clock menu more-arrow no yes mobile

Filed under:

Tuesday's Three Astros Things

In a minute, Carlos. We'll get to you in a minute...
In a minute, Carlos. We'll get to you in a minute...

I can't actually quit this team, even while visiting the in-laws, so here's some more things to talk about...

1) The power game - There are many things to criticize about this Astros team. I know I just got done writing an article not so long ago talking about how there WEREN'T that many things to criticize with this group, but there are plenty. The bullpen is imploding, the offense has been anemic here in the dog days of summer, etc., etc.

One thing I don't think we can criticize this team about is power. Houston needed a shot in the arm in regards to the long ball. They still may not have a masher on the team like we used to think of Jeff Bagwell or even Lance Berkman. I'd argue that Jed Lowrie's 30-homer pace makes him a great fit for that situation, but I'm already in Lowrie's camp so often, they've put out a bedroll for me.

No, we need to look at this team in the big picture. First, let's take the home runs per game Houston is on pace for this season. Right now, through 73 games, they're hitting .91 homers per game. That's almost double last season's total and the most since 2008. If it stays that way, it'd be the 13th highest total for a single season in team history. In what has sort of been a pitching-dominated season.

What's more, Houston has six guys who could legitimately make a run at 15 home runs this season (Lowrie, J.D. Martinez, Chris Johnson, Brian Bogusevic, Justin Maxwell, Carlos Lee). If all of them get there, that'd be just the fourth time in team history that six different guys have hit 15 or more homers. It's only happened five or more times in eight seasons.

Of course, you have to take MMP into account when talking homers. The Astrodome depressed HR output dramatically, and of those top 12 home run rates in team history, nine of them have happened since 2000. We're definitely comparing apples to oranges here.

Still, this was a team completely lacking punch for two straight seasons, and this year's Astros team actually has decent power. That, in itself, is pretty surprising to me.

2) What's Youk got to do with Lee? - A home run on Monday may give the appearance that Carlos Lee is back to his dominant ways, what with him hitting .333/.394/.422 in June since returning from that hamstring injury. Heck, even his strikeout rate being way down is impressive.

Does that mean Carlos Lee will catch the eye of some young team in the next month or so? And, if so, what will he bring in return? Well, I'm glad you asked, because we've got a perfect test case that played out over the weekend. I'm not sure if you're aware of this, but someone from the Boston Red Sox was traded to another big city's team and a big deal was made of it.

Man, I'm really going to have to start paying better attention to the AL next year...

Kevin Youkilis was a walking injury this season that had slipped badly at the plate and was never a huge power threat. He also doesn't have a solid position and is probably below-average at his current spot, destined for first base or DH. Sound like anyone else you know?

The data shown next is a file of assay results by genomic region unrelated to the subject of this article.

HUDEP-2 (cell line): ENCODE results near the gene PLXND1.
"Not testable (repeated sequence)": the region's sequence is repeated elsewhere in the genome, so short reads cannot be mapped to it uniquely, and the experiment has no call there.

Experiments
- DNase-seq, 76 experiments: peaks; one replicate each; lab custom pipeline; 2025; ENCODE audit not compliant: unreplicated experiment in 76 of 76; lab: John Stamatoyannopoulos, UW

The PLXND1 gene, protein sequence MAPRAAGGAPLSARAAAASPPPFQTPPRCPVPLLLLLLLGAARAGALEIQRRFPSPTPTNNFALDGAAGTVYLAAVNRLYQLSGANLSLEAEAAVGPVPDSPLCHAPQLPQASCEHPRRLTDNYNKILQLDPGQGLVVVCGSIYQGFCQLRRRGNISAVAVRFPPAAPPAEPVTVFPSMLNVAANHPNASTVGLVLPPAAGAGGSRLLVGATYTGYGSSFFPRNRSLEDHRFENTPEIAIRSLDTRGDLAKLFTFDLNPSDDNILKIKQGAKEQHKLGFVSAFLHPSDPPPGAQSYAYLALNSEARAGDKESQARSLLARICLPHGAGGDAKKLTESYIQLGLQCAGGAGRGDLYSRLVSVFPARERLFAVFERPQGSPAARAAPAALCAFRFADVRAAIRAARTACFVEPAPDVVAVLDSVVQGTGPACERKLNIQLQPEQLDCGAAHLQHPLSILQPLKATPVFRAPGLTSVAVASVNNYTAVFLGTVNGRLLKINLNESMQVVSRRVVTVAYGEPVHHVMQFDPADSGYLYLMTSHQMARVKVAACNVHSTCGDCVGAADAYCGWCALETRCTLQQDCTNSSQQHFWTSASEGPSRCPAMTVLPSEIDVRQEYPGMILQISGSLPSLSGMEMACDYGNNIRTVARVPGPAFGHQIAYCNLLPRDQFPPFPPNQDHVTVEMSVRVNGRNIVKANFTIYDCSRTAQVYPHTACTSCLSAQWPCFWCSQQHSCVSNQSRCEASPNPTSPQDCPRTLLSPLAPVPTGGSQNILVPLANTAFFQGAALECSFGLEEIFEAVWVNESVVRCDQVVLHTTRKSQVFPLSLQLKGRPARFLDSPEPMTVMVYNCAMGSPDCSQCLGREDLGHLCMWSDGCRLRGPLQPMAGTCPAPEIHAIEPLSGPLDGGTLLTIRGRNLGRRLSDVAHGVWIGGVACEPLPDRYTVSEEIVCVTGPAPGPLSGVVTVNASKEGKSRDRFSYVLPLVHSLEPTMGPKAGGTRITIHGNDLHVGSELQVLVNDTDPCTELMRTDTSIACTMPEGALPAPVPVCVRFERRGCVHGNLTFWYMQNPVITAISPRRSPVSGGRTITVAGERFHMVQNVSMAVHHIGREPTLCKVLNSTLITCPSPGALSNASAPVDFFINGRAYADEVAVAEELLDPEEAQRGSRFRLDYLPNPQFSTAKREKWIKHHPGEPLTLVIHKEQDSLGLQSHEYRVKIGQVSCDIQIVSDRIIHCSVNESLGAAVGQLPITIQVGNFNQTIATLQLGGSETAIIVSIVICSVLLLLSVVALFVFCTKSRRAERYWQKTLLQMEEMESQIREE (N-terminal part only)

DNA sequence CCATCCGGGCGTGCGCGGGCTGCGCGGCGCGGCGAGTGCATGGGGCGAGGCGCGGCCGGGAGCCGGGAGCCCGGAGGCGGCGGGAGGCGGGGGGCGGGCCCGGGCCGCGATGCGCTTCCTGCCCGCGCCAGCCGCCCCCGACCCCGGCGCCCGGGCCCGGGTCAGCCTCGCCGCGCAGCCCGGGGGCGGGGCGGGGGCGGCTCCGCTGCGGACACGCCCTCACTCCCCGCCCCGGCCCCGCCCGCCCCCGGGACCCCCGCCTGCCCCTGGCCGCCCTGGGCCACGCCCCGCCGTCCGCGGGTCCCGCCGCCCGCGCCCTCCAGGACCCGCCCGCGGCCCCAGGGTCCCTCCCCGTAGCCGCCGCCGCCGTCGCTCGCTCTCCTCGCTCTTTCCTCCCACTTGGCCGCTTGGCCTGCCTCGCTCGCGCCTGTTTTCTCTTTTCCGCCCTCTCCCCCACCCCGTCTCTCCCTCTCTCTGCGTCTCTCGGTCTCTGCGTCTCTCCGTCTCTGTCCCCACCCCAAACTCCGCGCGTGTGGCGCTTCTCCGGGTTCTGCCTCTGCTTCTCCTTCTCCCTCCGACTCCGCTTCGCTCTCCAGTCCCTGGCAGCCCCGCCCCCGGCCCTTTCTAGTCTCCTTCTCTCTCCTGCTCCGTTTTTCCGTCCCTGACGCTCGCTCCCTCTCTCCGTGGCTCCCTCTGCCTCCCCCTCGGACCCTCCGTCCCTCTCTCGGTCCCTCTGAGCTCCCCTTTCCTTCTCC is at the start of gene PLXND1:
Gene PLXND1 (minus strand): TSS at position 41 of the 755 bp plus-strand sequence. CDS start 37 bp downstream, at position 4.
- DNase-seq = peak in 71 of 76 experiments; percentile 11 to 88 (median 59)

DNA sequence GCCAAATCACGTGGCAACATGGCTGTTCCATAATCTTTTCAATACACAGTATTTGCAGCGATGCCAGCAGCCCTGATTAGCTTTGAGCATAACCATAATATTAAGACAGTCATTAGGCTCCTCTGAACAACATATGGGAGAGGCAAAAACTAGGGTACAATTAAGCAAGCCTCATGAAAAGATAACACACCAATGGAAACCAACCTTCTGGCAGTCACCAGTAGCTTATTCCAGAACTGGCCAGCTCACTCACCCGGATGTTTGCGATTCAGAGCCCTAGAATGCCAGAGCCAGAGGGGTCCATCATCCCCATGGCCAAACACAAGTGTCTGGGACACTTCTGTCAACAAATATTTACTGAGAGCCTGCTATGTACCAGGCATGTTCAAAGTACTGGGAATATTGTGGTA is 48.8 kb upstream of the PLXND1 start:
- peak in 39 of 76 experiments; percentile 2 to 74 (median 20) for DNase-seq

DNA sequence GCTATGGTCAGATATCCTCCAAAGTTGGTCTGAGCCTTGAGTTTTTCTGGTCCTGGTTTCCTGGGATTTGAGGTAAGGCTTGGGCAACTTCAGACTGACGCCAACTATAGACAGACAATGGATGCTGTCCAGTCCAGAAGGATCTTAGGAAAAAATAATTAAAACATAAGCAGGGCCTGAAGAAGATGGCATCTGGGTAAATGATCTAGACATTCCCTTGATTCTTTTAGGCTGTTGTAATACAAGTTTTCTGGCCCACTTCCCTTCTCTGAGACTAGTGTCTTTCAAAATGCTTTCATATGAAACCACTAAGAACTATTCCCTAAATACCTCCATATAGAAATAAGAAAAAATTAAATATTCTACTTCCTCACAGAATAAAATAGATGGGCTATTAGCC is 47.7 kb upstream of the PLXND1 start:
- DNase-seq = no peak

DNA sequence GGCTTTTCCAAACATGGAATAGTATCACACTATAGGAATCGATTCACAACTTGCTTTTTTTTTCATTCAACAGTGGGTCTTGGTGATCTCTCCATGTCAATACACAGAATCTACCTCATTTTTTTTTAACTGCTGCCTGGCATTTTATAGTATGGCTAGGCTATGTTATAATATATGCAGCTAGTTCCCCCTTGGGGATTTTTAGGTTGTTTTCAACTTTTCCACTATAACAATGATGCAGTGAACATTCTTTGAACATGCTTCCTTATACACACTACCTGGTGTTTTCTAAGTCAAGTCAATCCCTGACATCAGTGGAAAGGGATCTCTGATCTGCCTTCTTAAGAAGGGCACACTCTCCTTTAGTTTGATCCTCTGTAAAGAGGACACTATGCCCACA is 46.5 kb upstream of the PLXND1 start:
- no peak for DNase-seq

That's right, Carlos Lee is a nice comp to Youk right now. It's not perfect, since Lee has never walked much and Youk is the Greek God of something or other. Plus, Youk plays a position (badly) that has more value than Lee's first base spot.

Still, since Youk has a huge contract that's about to run out and everyone knew the Red Sox were shopping him, we can look at the return from that trade as a sort of template for what Houston may expect in return for Lee. In Zack Stewart and Brent Lillibridge, the Red Sox get two intriguing bench guys who have the potential to pop, but won't be counted on for much right away. In essence, they got supporting pieces but no one with the potential for stardom (we think).

That seems like a nice balance for a possible Lee trade. Maybe a pitcher to help this bullpen once Myers and Lyon are gone, plus a bench guy who could pop like Maxwell. Or, Houston could go the other way and pull in a couple very raw prospects like D'Andre Toney or Jobduan Morales for Lee, and not see any return for a while.

Of the two choices, I'm sure most of you would rather the second option, but I wonder if the first is all Houston could end up with for Lee. It's not a bad thing, as guys like Maxwell have proven to be worth something, and turning a bullpen arm around could let Luhnow make another Mark Melancon heist.

It's interesting to think about and the Youkilis trade definitely signals that this trading season is about to get crazy. How it affects the market for Lee will be determined in the next month.

3) Heineman appreciated - I've already gone on pretty long, so I'll just leave this note on UCLA's Tyler Heineman, who made BA's All-Fitt team. Here's what Aaron Fitt had to say about him:

There was a ton of competition for this spot—I hated omitting North Carolina's Jacob Stallings, Stony Brook's Pat Cantwell, Creighton's Anthony Bemboom and Clemson's Spencer Kieboom(!). But UCLA's strong schedule and proximity to my home meant I watched the Bruins more than any other team this year, so I came to really appreciate Heineman's leadership, catch-and-throw skills, grit and personality. Florida State's Sherman Johnson told me during the CWS that Heineman was cracking all kinds of jokes when Johnson stepped into the box against the Bruins—that's a guy who has fun playing baseball, and it shows.

I'm a sucker for this stuff. Count me among Heineman's supporters from here on out.